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The Pamphlet Collection of Sir Robert Stout: Volume 80

The Effect on the United Kingdom

The Effect on the United Kingdom.

At first all the Chief Ministers would be members of the British Cabinet. The conditions of their holding office would be the same as at present, with the additional one that their respective policies must be approved by the majority of the Imperial Cabinet. The temptation to modify a policy to secure the support of a small extreme section of the House of Commons would be greatly diminished and greater stability ensured.

With regard to all questions on which the mind of the electorate is clearly expressed at a General Election or by any other means, the will of the nation can be carried out as under present conditions. As at least half the Imperial Cabinet would consist of representatives of the United Kingdom, the will of the "predominant partner" would prevail. But in matters of Foreign and Imperial Policy such a clearly expressed national opinion is rarely given, and as regards other questions that arise from time to time and are not submitted to the electorate the present conditions will be modified. Just as in the oversea dominions where issues of Foreign Policy and other questions with which their Parliaments are not competent to deal are removed from party strife, so at home there will be a tendency (in a less, but still a proportionate degree) to remove from our party strife questions relating to Defence page 23 and Foreign Policy, thus enabling us to present a more consistent and uniform policy with respect to the other nations of the World. The tendency to remove Imperial questions from party strife will follow from the presence in the Imperial Cabinet of members who are not concerned with considerations of parties in the United Kingdom, and the greater uniformity of our Foreign Policy will follow from the fact that those members will not go out of office at a General Election in the United Kingdom. A change of the personnel of the British representatives would not necessarily involve any change in Foreign or Imperial Policy. If the Chief Ministers were representatives from oversea this uniformity and stability would be further secured.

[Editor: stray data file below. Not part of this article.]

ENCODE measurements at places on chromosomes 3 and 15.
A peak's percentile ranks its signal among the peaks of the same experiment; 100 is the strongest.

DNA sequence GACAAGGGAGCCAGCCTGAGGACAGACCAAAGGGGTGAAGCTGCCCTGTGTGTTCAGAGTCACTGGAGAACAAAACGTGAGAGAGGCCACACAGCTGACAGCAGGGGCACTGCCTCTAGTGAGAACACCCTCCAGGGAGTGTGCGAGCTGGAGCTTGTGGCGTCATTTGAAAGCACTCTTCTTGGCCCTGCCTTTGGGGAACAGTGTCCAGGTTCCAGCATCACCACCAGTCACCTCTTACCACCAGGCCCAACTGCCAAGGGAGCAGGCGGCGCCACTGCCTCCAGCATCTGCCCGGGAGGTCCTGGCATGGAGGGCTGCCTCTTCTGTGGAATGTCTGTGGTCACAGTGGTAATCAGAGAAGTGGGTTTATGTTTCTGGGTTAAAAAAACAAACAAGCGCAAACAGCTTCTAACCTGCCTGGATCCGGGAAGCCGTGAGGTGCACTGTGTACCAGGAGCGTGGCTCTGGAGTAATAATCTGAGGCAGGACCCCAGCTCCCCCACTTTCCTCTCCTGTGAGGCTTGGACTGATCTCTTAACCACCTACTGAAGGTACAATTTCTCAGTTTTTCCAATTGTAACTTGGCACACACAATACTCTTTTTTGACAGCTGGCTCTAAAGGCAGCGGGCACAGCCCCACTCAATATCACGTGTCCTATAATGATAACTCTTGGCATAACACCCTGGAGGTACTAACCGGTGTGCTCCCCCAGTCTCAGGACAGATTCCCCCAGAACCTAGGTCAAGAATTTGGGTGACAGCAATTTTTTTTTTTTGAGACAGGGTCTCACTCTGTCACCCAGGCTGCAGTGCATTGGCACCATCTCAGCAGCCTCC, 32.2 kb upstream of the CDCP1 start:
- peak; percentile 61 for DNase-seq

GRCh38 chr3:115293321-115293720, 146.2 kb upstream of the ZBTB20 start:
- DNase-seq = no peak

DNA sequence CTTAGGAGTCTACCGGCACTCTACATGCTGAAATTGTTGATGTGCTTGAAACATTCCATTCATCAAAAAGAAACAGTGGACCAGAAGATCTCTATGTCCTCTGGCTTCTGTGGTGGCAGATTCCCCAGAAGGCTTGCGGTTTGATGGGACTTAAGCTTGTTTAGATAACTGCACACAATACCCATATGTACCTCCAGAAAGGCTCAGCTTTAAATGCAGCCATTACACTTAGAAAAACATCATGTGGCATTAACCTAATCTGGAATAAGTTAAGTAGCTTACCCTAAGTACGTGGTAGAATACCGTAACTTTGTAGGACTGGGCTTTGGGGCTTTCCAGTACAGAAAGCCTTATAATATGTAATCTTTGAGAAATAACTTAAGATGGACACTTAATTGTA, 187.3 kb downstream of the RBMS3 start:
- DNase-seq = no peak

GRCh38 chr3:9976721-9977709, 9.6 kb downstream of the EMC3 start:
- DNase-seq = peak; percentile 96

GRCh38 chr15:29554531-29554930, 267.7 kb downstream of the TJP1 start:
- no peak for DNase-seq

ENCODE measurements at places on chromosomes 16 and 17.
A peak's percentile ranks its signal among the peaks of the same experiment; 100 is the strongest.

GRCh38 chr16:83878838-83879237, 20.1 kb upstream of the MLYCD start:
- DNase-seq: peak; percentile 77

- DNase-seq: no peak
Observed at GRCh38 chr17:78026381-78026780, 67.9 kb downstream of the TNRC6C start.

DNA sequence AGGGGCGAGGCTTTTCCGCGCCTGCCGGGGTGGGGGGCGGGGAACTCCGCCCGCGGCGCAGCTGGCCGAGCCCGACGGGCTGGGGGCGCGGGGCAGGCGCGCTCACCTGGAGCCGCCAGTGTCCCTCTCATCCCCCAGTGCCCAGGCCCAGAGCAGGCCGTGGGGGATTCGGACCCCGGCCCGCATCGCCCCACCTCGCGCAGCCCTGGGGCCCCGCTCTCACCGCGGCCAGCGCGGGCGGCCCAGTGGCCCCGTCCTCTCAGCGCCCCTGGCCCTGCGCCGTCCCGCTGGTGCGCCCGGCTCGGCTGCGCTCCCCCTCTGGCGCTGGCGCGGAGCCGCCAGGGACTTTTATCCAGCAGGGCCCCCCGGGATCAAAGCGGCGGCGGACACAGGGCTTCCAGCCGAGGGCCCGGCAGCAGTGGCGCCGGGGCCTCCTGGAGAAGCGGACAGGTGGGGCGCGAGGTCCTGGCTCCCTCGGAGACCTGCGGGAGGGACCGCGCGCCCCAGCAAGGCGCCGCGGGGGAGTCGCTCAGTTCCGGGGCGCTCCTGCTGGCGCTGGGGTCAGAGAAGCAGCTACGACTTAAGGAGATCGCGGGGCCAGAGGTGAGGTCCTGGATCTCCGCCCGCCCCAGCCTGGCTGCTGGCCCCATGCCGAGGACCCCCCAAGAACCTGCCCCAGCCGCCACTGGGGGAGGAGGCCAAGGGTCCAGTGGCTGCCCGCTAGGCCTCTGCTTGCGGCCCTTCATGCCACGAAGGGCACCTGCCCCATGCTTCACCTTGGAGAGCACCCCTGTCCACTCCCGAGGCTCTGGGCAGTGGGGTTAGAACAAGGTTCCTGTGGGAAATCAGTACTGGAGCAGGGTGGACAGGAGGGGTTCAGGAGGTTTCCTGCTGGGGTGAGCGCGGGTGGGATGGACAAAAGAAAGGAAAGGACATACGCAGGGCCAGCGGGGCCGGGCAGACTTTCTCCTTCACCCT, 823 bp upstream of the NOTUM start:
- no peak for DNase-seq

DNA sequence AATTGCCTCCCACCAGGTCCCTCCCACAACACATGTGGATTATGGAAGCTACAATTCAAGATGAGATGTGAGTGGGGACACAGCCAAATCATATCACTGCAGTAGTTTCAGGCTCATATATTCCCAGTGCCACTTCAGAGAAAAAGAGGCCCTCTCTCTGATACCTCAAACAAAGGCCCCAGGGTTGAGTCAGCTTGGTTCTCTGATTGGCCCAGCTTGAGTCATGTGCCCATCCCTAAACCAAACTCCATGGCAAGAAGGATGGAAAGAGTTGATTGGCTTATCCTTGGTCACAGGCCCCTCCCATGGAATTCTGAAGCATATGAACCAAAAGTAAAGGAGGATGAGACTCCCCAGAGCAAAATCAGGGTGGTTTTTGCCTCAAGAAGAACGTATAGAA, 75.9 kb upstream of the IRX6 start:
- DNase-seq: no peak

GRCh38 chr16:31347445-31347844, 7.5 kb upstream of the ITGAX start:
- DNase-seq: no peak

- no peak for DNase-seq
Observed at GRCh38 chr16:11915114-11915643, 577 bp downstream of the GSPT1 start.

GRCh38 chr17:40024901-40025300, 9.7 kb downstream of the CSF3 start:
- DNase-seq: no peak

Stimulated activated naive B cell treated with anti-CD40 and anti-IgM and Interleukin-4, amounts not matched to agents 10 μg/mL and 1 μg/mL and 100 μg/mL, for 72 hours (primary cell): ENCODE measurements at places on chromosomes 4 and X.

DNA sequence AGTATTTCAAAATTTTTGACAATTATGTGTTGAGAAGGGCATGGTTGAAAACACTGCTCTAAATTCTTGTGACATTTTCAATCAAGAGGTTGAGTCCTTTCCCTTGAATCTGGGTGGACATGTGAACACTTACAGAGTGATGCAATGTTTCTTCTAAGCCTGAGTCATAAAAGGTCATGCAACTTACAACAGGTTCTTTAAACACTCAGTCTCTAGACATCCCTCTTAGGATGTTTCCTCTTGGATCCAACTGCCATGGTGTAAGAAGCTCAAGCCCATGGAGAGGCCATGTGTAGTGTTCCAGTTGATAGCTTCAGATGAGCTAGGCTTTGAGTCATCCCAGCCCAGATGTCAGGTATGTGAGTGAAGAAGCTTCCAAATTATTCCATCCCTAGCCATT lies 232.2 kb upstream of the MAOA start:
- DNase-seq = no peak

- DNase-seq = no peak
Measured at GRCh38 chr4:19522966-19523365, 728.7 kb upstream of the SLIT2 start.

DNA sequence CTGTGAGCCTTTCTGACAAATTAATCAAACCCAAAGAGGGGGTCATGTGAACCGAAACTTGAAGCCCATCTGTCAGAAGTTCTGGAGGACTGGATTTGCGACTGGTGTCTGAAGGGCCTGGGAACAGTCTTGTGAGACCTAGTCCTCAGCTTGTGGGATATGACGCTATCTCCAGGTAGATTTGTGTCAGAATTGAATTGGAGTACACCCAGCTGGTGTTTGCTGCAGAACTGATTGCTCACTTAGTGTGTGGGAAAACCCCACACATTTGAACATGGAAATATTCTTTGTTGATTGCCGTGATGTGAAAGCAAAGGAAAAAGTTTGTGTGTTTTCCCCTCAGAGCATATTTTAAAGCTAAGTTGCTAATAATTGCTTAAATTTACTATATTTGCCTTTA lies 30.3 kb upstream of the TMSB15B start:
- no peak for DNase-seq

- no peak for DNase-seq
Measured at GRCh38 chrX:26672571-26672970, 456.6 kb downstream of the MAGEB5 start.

And further, with respect to those matters that do not require the consent of Parliament, such as the exercise of the Royal Prerogative in the grant of Colonial Constitutions, there will be a check on any hasty change of policy, just as there now is in the domestic legislation of the United Kingdom by the existence of the House of Lords. It will then be impossible to override the interests or wishes of our fellow subjects beyond the sea by an election appeal to the passions and prejudices of the electors at home. But in all questions concerning the United Kingdom, such as Electoral Reform, Licensing, Trades Disputes or Land Tenure, the power of the British electors will remain as it is. The general tendency and effect will be to confine party strife to the internal affairs of the United Kingdom. So it ought to be, seeing that the House of Commons represents the United Kingdom alone.